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MAJOR DEPRESSIVE DISORDER (MDD)

Major Depressive Disorder is a neuropsychiatric disorder that is expressed in emotional, physiological and behavioral effects. Depression is common, chronic and severely damages quality of life, often leading to risk due to suicidal tendencies. Over 12% of the American population suffers from depression over the course of their lifetime.

Drug Therapy

There are a number antidepressant medications designed for major depressive disorder treatment. The main classes of antidepressantsare selective serotonin reuptake inhibitors (SSRIs) and serotonin and norepinephrine reuptake inhibitors (SNRIs), which include Prozac-like drugs; as well as other newer antidepressants. These drugs affect additional neurotransmitters that may involve depression, such as dopamine.

Electro-Convulsive Therapy (ECT)

Electro-convulsive therapy is usually administered in cases of severe depression, in which drug therapy is ineffective or not an option, and in which depression directly threatens a patient’s life. ECT requires hospitalization, and is administered under full general anesthesia. This depression treatment is administered by attaching electrodes to precise locations on the scalp and passing electrical current through them for a brief period of 30 seconds. ECT typically consists of a series of 6-12 treatment sessions, two to three times a week.

Psychotherapy

Psychotherapy is normally used to augment drug therapy or ECT as a depression treatment. Psychotherapy alone is not recommended for patients with moderate or serious depressive episodes, but rather only for mild cases of depression. Psychotherapy is by its very nature a lengthy process, and its success largely correlates to the skill of the therapist. Research has shown that psychotherapy and support groups can have a certain influence on patients’ ability to continue drug therapy.

Standard Transcranial Magnetic Stimulation (TMS)

Standard TMS involves repetitive interference with the brain electrical activity, inducing high levels of neural activity while the treatemnet is being delivered, with long-lasting effects thereafter. Brief repetitive stimulation triggers a process of learning and a state of plasticity in the brain, which allows long-lasting effects to be exerted on neural activity in target brain areas.

BrainsWay D for Depression

BrainsWay D for depression utilizes a unique, patented device that stimulates deeper and broader neuronal targets than other TMS alternatives. It offers high efficacy and is both non-invasive and well-tolerated for the treatment of major depressive disorder. The treatment involves magnetic stimulation of deeper and broader brain regions which have been shown to be responsible for depression, bringing significant improvement to many patients. It is an outpatient procedure and does not require hospitalization or anesthesia, and entails no systemic side effects.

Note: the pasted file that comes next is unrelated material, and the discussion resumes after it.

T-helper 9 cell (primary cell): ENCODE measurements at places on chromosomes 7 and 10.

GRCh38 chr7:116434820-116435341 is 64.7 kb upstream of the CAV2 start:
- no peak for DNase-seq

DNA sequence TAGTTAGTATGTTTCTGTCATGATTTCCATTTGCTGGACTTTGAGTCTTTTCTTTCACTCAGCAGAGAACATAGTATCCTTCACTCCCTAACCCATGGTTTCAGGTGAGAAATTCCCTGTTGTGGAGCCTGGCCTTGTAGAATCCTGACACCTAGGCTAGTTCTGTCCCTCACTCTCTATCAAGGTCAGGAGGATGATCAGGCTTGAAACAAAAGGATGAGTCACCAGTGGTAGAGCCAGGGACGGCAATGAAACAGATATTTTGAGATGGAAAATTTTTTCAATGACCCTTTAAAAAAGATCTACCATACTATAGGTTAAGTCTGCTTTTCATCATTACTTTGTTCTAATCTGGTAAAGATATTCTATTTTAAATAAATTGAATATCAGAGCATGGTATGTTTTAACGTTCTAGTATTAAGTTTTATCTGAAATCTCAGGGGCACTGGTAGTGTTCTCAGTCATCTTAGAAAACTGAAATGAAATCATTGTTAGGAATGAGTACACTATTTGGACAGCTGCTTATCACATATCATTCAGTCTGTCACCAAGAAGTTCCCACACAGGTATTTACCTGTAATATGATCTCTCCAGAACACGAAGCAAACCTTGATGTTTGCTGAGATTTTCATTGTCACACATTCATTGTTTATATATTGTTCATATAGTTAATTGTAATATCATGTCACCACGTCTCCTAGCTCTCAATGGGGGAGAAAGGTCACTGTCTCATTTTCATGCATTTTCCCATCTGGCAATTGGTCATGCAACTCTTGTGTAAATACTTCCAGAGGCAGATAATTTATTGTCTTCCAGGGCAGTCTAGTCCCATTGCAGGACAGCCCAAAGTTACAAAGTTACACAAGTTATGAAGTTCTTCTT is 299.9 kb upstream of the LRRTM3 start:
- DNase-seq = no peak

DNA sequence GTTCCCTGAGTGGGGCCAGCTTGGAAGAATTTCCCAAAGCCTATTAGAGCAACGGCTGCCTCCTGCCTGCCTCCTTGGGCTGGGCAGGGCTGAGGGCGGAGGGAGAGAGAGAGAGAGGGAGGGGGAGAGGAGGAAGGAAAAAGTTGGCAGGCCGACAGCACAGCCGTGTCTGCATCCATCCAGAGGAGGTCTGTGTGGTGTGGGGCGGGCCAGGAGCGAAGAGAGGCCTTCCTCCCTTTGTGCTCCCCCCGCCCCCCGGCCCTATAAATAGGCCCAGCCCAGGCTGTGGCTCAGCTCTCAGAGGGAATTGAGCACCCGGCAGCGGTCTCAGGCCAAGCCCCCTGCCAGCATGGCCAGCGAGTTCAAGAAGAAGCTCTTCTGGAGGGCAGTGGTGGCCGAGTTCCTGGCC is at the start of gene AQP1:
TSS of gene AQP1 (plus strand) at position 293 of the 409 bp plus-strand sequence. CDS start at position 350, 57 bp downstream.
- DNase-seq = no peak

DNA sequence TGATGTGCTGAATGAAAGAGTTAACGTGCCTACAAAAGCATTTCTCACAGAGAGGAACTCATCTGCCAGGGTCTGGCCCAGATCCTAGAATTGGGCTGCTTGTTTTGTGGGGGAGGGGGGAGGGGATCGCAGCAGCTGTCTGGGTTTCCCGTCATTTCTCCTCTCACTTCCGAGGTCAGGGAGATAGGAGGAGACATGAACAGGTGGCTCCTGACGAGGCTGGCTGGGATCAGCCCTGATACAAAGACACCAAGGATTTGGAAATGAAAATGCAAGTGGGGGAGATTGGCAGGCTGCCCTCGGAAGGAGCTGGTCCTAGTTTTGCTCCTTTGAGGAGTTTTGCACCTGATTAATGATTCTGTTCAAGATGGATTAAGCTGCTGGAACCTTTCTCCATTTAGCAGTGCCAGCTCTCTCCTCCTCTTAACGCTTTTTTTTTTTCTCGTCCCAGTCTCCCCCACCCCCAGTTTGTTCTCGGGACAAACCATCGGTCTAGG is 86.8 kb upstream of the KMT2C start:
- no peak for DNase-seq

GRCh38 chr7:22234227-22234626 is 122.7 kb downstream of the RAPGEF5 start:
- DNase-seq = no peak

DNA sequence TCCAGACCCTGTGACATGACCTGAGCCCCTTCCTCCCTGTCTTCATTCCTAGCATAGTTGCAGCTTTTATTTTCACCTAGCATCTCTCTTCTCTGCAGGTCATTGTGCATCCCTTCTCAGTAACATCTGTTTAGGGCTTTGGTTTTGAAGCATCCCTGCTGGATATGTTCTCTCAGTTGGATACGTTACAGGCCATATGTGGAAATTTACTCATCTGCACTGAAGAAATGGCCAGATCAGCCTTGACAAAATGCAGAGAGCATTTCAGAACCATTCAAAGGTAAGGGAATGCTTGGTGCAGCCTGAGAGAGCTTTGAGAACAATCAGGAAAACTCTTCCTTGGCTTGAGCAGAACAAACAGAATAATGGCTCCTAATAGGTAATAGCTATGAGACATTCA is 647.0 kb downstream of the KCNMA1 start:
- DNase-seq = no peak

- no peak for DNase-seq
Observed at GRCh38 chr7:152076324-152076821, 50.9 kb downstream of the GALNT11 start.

Randomized controlled trial of BrainsWay D for MDD –
Remission rates at week 5

*Levkovitz et al.,World Psychiatry 2015;14:64–73/2 George et al.Arch Gen Psychiatry,2010;67:507-516/3Typical treatment protocol

BrainsWay D in real life

*Data on file

Clinical Trials

BrainsWay has conducted a clinical trial* using Deep TMS (deep transcranial magnetic stimulation) for depression treatment*: Major Depression – Multicenter Double Blind Randomized Controlled Trial for Tolerability, Safety and Efficacy of the H-Coil Deep TMS. Click here for more information about this clinical trial.

Following this trial, the FDA granted wide indication for BrainsWay D for depression to be used in cases of treatment-resistant depression in patients who did not benefit from any number of previous medication treatments. BrainsWay D for depression is approved by the FDA and by ANVISA for treating major depressive disorder*.

Real Life Clinical Practice using BrainsWay D for Depression

In real-life clinical practice settings, 20 sessions of BrainsWay D resulted in remission rates that were even higher than those observed in randomized controlled clinical trials1. Among patients who went on to complete a treatment course of 30 sessions, 1 in 2 achieved full remission, suggesting a definite benefit for patients completing the full 30-session treatment regimen.

1 Data on file.

2 In the pivotal study which originally led to BrainsWay’s FDA clearance for MDD, response rates after 20 sessions were 38.4% (v. 21.4% with sham) and remission rates were 32.6% (v. 14.6% with sham). *

For references click here

IMPORTANT: BrainsWay is at different stages of regulatory approval for different indications in different countries. While the status of our regulatory approvals is generally updated on this website, in order to verify whether BrainsWay is currently approved in your area for the treatment of this indication, please contact us at info@brainsway.com

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